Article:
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This image is the epitome of patience and timing paying off.
The first time I saw Mesa Arch more than 20 years ago, I wondered at its mystery. My mind began to wander on how to create the piece, trying to figure out the exact right time to shoot it. Once I figured it out, it still took 10 years to get comfortable and try to master it through the viewfinder.
My morning of choice had to be a day when the sun would rise evenly under the arch. I had seen quite a few side-lit images that created unbalanced light. So, with the sun rising in the middle, the stage was set. But a major challenge still remained: In order to avoid lens flair, I needed a perfectly positioned cloud to soften the sunlight. A flying saucer-shaped cloud fit the bill perfectly. On 30- to 120-second exposures, the window to get things right is extremely limited.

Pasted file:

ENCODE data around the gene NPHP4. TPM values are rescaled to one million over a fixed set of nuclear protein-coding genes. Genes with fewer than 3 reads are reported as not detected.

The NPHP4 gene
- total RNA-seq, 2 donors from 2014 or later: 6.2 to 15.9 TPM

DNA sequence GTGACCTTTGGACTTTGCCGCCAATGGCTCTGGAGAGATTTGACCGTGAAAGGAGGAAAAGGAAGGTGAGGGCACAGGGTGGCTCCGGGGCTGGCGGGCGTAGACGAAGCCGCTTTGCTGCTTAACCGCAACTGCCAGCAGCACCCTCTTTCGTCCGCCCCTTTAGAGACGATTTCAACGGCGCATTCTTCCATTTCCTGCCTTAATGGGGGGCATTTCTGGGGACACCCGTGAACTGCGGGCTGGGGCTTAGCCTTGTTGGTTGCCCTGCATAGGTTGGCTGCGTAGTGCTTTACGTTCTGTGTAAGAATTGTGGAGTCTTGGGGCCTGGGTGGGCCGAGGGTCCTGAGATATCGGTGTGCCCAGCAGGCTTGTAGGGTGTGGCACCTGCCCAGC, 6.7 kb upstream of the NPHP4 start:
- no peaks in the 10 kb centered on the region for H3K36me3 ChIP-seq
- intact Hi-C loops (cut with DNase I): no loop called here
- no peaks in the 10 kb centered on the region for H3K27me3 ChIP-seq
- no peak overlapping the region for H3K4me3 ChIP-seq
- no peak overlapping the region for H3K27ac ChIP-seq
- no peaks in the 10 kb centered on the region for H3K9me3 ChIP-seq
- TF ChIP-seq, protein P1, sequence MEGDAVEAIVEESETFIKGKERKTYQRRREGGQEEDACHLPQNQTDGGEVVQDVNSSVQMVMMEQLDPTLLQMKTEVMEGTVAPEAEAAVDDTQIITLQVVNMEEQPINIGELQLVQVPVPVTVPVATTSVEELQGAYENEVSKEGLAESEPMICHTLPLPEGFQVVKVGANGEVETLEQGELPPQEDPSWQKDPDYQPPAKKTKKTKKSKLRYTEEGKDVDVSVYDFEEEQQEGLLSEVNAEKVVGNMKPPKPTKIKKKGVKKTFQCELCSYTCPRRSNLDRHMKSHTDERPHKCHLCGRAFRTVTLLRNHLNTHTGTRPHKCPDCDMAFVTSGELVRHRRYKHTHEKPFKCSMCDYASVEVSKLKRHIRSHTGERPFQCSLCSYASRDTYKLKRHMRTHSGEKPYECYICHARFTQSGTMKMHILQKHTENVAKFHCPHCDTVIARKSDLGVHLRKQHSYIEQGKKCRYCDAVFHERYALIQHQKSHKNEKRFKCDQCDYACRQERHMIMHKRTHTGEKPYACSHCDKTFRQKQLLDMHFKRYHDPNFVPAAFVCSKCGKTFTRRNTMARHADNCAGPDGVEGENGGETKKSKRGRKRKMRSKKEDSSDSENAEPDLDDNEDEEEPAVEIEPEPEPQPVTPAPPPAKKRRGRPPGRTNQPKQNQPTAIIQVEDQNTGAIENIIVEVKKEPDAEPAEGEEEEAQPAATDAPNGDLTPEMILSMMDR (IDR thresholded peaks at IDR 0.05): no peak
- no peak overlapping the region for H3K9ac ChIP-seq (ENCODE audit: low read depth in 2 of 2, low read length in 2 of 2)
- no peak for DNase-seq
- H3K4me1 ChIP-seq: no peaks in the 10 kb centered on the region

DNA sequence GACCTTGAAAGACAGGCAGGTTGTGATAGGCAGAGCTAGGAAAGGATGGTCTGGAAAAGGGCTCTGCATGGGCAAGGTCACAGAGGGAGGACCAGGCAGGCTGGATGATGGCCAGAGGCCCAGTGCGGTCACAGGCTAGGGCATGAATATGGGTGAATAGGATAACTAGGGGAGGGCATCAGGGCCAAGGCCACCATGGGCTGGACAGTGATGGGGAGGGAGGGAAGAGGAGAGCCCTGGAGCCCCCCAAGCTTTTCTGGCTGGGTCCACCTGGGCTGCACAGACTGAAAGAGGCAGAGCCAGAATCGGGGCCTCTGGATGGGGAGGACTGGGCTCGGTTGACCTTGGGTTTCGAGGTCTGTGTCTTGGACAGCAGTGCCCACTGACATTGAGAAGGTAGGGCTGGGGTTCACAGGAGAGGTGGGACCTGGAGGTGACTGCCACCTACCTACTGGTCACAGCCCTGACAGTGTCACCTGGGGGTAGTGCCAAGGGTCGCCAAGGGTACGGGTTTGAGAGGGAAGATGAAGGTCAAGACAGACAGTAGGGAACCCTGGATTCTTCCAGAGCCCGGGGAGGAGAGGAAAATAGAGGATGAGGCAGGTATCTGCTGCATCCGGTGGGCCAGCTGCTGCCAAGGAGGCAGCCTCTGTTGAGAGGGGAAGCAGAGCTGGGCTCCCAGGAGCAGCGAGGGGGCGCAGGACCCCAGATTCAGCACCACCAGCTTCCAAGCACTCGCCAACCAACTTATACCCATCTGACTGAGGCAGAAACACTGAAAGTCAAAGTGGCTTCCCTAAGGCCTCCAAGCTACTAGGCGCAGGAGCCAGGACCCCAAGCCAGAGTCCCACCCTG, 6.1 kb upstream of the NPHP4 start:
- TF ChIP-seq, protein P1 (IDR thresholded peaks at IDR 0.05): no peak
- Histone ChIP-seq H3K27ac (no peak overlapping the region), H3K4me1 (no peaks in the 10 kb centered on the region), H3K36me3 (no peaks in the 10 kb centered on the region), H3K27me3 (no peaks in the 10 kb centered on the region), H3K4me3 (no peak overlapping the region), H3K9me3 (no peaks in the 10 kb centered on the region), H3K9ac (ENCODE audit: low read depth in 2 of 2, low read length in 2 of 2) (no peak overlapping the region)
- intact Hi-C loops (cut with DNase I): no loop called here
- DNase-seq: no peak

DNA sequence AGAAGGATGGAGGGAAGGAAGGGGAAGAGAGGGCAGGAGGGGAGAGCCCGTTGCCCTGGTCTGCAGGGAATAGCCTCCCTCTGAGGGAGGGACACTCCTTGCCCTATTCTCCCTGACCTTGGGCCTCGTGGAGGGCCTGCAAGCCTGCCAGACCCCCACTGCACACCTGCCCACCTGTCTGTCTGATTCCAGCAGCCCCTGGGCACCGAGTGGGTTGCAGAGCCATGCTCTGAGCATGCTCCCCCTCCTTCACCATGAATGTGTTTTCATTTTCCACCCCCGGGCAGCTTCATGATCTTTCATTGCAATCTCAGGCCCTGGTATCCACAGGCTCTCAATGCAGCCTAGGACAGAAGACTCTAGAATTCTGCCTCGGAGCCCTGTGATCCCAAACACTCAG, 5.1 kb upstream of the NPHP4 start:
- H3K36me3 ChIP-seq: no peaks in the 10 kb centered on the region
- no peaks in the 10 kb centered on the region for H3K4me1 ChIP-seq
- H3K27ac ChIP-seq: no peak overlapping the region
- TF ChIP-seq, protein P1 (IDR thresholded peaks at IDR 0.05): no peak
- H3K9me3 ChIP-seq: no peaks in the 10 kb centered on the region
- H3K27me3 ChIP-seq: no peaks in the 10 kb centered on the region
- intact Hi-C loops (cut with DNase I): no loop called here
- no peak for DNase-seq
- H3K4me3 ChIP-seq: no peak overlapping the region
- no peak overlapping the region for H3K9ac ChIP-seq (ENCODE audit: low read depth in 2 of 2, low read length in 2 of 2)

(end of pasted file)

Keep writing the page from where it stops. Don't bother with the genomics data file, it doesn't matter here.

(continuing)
They say a bird in hand is better than two in the bush. I'll take one properly positioned cloud in the sky instead of a sky full of clouds that are not.